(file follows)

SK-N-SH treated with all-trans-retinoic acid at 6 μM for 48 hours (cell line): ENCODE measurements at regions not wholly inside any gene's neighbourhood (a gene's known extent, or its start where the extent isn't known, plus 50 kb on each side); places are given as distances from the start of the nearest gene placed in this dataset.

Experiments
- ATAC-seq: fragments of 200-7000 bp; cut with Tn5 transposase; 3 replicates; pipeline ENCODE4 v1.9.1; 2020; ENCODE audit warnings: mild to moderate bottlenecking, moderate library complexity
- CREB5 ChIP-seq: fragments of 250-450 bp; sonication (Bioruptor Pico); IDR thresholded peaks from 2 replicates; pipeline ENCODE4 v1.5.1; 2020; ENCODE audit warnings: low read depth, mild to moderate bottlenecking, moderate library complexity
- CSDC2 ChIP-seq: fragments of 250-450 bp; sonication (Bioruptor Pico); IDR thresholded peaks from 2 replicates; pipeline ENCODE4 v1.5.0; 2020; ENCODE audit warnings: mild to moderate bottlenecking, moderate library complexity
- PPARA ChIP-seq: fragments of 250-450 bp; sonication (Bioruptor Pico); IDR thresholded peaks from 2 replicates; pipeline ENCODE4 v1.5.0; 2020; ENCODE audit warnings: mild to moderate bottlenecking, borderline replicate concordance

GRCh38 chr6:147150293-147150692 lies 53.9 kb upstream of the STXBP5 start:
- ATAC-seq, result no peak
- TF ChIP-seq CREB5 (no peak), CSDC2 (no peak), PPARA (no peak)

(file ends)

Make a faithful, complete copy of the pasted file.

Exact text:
SK-N-SH treated with all-trans-retinoic acid at 6 μM for 48 hours (cell line): ENCODE measurements at regions not wholly inside any gene's neighbourhood (a gene's known extent, or its start where the extent isn't known, plus 50 kb on each side); places are given as distances from the start of the nearest gene placed in this dataset.

Experiments
- ATAC-seq: fragments of 200-7000 bp; cut with Tn5 transposase; 3 replicates; pipeline ENCODE4 v1.9.1; 2020; ENCODE audit warnings: mild to moderate bottlenecking, moderate library complexity
- CREB5 ChIP-seq: fragments of 250-450 bp; sonication (Bioruptor Pico); IDR thresholded peaks from 2 replicates; pipeline ENCODE4 v1.5.1; 2020; ENCODE audit warnings: low read depth, mild to moderate bottlenecking, moderate library complexity
- CSDC2 ChIP-seq: fragments of 250-450 bp; sonication (Bioruptor Pico); IDR thresholded peaks from 2 replicates; pipeline ENCODE4 v1.5.0; 2020; ENCODE audit warnings: mild to moderate bottlenecking, moderate library complexity
- PPARA ChIP-seq: fragments of 250-450 bp; sonication (Bioruptor Pico); IDR thresholded peaks from 2 replicates; pipeline ENCODE4 v1.5.0; 2020; ENCODE audit warnings: mild to moderate bottlenecking, borderline replicate concordance

GRCh38 chr6:147150293-147150692 lies 53.9 kb upstream of the STXBP5 start:
- ATAC-seq, result no peak
- TF ChIP-seq CREB5 (no peak), CSDC2 (no peak), PPARA (no peak)